1st. That the provisions of the twelfth article of the treaty of August 1866, between the United States and the Cherokee Nation be adopted as the present basis of the power and duties of the General Council of the Indian Territory.

2d. That a majority of delegates entitled to seats in the General Council shall be necessary to constitute a quroum for the transaction of businness, but a less number during a lawful session thereof may adjourn from day to day and adopt such measures as may be deemed necessary to compel the attendance of absent members.

3d. There shall be elected by the General Council a Secretary whose duty shall be such as are defined by Treaty.

4th. There shall be elected in like manner one Doorkeeper whose duties shall be prescribed by order of the President.

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5th. That a committee of seven members be appointed by the President to report rules for the government of the Council in the transaction and order of business.

6th. That there shall be appointed by the President the following standing Committees for the session whose duty it shall be to consider and report, by bill or otherwise, upon subjects that may be referred to them by order of the Council, to-wit:

1st. A Committee on Relations with the United States.
2d. A Committee on International Relations.
3d. A Committee on the Judiciary.
4th. A Committee on Finance.
5th. A Committee on Education and Agriculture.
6th. A Committee on Enrolled Bills.

J. R. Moore offered the following amendment: In first paragraph, after the words "General Council of the Indian Territory" insert "nor shall said Council legislate on any matters pertaining to the organization, laws or customs of the several tribes."

Amendment lost.

Report of the Committee adopted.

On motion, election of Secretary was deferred until Monday, Oct. 3d.
Robert Carr was duly elected Doorkeeper.

The following standing Committees were appointed by the President: Committee on Relations with the United States:
W. P. Ross, S. H. Benge, G. W. Stidham, S. W. Perryman and L. Flint.

Committee on Intern[ation]al Relations:
Allen Ross, P. Porter, Francis King, Keokuk, Augustus Captain, J. A. Scales and J. R. Moore.

Committee on Judiciary:
Riley Keys, G. W. Stidham, S. M. Taylor, Edward Black, and Augustus Captain.

Committee on Finance:
J. A. Scales, Moses Alberty, J. M. C. Smith, L. C. Perryman, and John White.

Committee on Education and Agriculture:
J. M. Perryman, O. H. P. Brewer, Joseph Vann, Tim Barnard, Wm. Connor, J. M. C. Smith, and W. P. Ross.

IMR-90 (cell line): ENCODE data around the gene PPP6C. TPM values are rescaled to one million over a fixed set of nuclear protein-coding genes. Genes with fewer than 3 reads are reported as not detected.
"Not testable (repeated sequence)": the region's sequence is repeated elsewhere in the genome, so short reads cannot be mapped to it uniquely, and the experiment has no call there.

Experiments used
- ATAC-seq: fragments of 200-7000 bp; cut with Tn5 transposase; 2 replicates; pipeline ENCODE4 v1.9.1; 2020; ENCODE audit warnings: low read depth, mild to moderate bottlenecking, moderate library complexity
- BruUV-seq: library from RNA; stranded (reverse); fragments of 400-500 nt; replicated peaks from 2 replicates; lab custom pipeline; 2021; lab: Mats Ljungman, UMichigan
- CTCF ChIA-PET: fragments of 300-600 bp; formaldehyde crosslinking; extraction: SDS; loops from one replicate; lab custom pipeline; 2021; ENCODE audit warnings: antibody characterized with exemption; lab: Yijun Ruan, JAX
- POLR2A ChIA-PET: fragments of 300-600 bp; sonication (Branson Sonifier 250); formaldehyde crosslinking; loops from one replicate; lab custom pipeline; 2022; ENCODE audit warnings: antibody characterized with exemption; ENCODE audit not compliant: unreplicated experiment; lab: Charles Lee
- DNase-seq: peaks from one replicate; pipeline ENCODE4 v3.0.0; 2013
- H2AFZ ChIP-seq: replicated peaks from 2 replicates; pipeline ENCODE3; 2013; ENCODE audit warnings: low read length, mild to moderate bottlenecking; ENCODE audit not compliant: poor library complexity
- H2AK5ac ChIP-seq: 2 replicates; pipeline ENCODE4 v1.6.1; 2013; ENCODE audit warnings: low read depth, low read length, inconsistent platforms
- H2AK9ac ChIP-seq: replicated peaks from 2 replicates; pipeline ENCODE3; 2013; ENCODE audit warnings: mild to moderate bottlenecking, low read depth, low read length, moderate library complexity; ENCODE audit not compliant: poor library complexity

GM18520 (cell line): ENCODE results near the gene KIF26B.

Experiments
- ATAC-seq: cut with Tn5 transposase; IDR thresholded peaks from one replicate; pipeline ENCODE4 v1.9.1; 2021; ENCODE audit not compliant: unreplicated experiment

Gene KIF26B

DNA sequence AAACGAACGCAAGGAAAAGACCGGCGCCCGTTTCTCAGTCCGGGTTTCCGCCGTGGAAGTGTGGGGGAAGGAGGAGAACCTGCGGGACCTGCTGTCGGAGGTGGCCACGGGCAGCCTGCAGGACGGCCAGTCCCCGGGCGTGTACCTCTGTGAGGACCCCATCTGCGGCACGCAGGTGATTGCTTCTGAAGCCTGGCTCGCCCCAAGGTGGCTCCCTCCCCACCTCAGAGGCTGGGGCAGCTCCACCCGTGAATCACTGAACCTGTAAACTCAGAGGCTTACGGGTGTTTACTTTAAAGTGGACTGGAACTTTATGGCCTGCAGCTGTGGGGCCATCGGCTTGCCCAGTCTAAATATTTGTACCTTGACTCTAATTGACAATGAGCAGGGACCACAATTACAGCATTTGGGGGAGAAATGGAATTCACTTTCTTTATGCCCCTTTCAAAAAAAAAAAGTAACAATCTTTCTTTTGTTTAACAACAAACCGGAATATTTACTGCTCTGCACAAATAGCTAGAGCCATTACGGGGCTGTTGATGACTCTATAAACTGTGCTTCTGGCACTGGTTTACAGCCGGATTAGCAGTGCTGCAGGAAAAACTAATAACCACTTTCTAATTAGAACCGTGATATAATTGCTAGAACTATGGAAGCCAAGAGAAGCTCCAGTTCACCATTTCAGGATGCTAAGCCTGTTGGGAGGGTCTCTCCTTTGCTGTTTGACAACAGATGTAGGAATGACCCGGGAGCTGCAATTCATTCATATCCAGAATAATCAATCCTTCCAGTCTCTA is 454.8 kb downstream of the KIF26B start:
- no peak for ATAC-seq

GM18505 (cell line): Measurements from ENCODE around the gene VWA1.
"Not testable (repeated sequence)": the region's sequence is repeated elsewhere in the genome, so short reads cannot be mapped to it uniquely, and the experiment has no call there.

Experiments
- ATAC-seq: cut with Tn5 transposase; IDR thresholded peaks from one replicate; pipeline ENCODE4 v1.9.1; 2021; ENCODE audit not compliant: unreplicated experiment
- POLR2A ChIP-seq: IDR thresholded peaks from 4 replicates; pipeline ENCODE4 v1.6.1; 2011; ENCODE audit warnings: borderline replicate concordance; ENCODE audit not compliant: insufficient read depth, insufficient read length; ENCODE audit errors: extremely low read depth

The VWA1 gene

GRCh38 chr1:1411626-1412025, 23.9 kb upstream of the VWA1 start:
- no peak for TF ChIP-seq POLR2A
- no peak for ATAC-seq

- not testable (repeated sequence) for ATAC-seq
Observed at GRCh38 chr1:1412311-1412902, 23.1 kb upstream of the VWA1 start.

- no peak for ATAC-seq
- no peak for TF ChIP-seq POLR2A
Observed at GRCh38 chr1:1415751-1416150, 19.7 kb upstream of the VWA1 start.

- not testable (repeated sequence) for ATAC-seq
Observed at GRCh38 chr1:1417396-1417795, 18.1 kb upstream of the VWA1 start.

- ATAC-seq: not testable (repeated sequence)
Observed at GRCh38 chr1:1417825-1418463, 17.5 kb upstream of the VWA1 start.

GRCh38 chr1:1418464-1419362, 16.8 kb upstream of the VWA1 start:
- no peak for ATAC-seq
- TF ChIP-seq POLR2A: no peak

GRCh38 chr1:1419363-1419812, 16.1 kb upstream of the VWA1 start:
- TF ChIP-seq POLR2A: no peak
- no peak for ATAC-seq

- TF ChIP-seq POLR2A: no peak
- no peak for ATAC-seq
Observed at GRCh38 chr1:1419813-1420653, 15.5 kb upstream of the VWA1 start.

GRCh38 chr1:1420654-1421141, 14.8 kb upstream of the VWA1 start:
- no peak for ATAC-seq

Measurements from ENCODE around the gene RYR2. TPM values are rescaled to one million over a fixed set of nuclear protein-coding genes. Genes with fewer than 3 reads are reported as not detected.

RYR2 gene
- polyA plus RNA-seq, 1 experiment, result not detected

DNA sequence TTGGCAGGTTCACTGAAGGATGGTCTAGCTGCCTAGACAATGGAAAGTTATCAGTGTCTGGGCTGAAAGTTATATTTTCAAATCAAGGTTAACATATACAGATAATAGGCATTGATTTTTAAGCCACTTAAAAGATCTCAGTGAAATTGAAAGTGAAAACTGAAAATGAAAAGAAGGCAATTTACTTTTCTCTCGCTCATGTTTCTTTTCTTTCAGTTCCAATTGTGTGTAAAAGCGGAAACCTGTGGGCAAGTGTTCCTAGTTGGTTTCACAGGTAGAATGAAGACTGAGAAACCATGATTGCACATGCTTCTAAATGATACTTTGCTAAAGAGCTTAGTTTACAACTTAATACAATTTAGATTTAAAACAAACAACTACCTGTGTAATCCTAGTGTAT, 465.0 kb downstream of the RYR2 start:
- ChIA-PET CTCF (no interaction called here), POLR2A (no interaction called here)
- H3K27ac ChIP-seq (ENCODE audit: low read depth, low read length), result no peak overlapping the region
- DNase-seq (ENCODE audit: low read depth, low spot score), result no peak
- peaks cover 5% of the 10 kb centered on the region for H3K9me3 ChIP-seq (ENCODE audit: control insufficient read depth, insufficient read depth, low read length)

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Committee on Enrolled Bills:
W. P. Ross, J. A. Scales, and J. M. Perryman.

Committee on Rules for the government of the Council in the transaction and order of business:
W. P. Ross, G. W. Grayson, G. W. Stidham, R. Keys, F. King, and G. Lane.

On motion, Council adjourned to meet at 2 o’clock P. M.

TWO O’CLOCK P. M.

Council met pursuant to adjournment.

Credentials presented and the following delegates admitted to seats:

SEMINOLE NATION,
 
Fus-hat-che Harjo.
John F. Brown.

On motion, the following Resolutions were adopted:

Resolved, that the Committee on Education be instructed to report in writing, as near as may be practicable, the population of the nations and tribes represented in the General Council, the amount of their respective school funds, the number of schools in operation among them, the system under which they are managed and the general state of education in the Indian Territory.

Resolved, that the Committee on Judiciary be instructed to report a bill or bills which shall provide for the arrest and extradition of criminals and offenders escaping from one tribe to another tribe, and for the administration of justice between members of different tribes of the Indian Territory, and persons other than Indians and members of said tribes and nations.

Resolved, that the Committee on Intern [ation] al Relations be instructed to report a bill or bills to regulate matters pertaining to the intercourse and relations of the Indian tribes and nations resident in the Indian Territory.

Report of Committee on Rules for the government of the Council in the transaction and order of business received and adopted.

REPORT

In order to expedite and conduct the proceedings of the present Council with some regard to the rules governing other similar assemblies, the Committee appointed for that

Page 41

purpose would respectfully recommend the adoption of the following rules for the government of the Council now assembled at Okmulgee, C. N., agreeable with treaties of 1866, in the transaction and order of business, towit:

1st. That the Council shall meet daily (Sunday excepted) at 9 o’clock A. M., unless otherwise ordered by the Council.

2d. When called to order by the President it shall be the duty of the Secretary to call the roll and read the journal of the preceding session.

3d. All propositions and motions before being acted upon shall be duly interpreted to, all the tribes present.

4th. Voting on all propositions shall be done by raising the right hand, but the ayes and nays shall be taken and duly recorded by the Secretary when it is so desired by ten members.

5th. Any member wishing to make a motion or discuss a proposition shall arise to his feet and address the presiding officer as "Mr. President" and confine himself to the subject under consideration and abstain from all remarks of a personal or offensive character. Any member transgressing the foregoing rule shall be called to order by the presiding officer and not be allowed to proceed without his consent.